Someone I know recently found a scorpion in her washing basket, someone else has rats running up her palm trees so I should consider myself lucky that it was Mickey who paid us a visit. Lets just hope she didn’t have some babies whilst she was here…


How much is that doggie in the window?


It’s a sad day in our house today as we are recovering from the news that our dear doggie has died.  I chose Jesse from a shelter when he was around 6 months old and I was around 6 months in Israel.  We were both struggling.  He was flea infested and his ginger hair was a mass of dreadlocks, I was sunburnt and culture shocked. He had a nice face, was quiet and waited to leave his kennel before doing his business, I was already house trained.

I wanted a spaniel as that’s what I’d had as I was growing up and Jesse was the nearest thing, half spaniel, half golden retriever (or so the vet told us).  Over the first few months Jess and I were inseparable, I was not working, in a new country and pretty much friendless and Jesse was a reason to get out of bed in the morning.  The sun was still a novelty to me so we went on gigantic walks in the boiling heat, hanging out on beaches and parks, drinking water from fountains and collapsing in the air conditioning when we got home.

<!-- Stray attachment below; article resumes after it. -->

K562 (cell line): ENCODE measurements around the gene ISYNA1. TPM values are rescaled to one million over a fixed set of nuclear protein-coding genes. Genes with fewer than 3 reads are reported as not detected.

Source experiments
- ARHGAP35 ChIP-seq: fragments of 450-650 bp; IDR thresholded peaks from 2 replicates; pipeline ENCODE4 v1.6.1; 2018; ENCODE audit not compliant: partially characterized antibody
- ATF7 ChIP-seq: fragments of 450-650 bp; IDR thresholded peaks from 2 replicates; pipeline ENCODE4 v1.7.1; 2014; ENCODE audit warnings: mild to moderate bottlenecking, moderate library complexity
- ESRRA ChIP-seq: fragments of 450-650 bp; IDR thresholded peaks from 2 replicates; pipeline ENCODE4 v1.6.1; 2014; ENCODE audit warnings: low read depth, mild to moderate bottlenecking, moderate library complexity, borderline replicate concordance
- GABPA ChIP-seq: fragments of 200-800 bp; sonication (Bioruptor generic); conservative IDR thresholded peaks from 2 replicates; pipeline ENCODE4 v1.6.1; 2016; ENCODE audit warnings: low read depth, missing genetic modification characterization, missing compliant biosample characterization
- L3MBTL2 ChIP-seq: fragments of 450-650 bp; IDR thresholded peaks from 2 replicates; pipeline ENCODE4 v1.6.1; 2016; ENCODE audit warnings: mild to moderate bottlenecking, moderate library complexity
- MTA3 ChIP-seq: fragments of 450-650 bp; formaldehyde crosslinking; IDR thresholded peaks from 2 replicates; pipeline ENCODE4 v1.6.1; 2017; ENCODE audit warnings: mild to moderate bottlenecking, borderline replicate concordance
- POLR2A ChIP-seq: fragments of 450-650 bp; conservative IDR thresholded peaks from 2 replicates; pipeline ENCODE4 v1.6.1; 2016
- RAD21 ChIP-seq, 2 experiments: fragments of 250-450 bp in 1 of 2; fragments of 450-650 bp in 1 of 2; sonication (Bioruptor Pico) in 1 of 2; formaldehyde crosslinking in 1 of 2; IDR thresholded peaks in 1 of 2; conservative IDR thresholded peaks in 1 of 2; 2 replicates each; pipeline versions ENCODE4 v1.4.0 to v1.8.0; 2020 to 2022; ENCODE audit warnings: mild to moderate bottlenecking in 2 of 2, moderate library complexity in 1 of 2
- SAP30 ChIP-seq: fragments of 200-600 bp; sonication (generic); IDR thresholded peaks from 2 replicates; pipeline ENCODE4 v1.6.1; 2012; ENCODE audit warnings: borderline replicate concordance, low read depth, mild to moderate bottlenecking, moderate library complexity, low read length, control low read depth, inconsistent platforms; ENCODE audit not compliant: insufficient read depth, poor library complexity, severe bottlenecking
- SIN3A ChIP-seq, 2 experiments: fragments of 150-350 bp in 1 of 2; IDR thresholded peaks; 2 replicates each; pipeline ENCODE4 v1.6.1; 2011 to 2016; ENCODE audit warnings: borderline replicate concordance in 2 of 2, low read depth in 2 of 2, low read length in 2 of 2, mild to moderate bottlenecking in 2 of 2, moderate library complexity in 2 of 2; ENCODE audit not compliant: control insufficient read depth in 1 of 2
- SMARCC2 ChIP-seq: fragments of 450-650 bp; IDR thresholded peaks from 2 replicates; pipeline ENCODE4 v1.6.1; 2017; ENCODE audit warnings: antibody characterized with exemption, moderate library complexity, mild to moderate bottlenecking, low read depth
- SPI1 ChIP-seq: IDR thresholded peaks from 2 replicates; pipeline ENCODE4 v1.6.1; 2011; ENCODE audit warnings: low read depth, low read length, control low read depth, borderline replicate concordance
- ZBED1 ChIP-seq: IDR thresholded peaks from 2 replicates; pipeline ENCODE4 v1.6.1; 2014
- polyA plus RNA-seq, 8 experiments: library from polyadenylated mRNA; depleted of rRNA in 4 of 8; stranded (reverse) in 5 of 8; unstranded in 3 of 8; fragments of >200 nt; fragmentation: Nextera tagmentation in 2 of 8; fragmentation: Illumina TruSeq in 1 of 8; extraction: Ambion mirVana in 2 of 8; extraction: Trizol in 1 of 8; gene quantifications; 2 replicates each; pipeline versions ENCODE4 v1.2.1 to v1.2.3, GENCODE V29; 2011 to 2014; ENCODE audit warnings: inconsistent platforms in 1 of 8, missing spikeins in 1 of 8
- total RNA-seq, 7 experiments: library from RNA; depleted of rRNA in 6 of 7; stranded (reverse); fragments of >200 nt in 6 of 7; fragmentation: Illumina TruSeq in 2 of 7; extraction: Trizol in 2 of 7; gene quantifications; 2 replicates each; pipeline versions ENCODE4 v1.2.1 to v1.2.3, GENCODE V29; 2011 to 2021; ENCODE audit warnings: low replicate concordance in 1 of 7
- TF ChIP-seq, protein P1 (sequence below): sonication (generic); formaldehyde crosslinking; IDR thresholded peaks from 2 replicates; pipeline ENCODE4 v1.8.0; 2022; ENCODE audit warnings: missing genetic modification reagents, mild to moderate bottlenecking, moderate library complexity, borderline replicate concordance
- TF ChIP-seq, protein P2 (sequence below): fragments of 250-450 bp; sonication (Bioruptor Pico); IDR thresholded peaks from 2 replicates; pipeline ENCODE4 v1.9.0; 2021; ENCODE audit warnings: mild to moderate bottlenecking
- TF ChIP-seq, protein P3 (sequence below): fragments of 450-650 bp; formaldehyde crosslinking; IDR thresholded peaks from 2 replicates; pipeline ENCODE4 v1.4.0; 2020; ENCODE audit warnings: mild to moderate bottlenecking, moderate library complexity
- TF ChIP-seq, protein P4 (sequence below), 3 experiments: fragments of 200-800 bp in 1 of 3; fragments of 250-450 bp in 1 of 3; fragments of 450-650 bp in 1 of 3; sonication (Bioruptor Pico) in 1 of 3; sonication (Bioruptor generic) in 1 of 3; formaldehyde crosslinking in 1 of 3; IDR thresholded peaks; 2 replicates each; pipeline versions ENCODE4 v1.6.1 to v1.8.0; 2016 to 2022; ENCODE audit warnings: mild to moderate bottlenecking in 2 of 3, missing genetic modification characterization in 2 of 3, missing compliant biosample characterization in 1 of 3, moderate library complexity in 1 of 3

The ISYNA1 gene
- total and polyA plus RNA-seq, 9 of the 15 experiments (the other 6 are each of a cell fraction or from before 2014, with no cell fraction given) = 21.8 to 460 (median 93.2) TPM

Jesse was not allowed in the bedroom or on the furniture, in fact for the first few weeks he slept on the balcony, but as time went on and the more attached I became Jess learnt to push the boundaries and would sit on the doorway of the bedroom, half in, half out.  A few months later he was sleeping on the end of our bed and much to my husband’s chagrin that became his unofficial place.

When number 1 son arrived Jess became depressed, he had been the spoilt only child for so long, his wet nose was well and truly pushed out of joint.  The walks were shorter and the attention not so centred on his floppy ears.  We lived in an apartment in Tel Aviv with no lift and no parking space so every morning before work I took baby and dog down, found the car on a side street, took the pram out of the boot, put baby in pram, walked 20 minutes, took baby out of pram, put pram back in the car boot, climbed the 3 flights of stairs with dog and baby to put dog in the flat and then went back down to strap baby in the car to head off to work via the nanny.  Phew, hot work. In the heat of mid summer I used to leave the pram and the baby in the corner shop opposite whilst I ran the dog upstairs (we knew the shopkeepers very well!). Then we discovered I was pregnant with twins.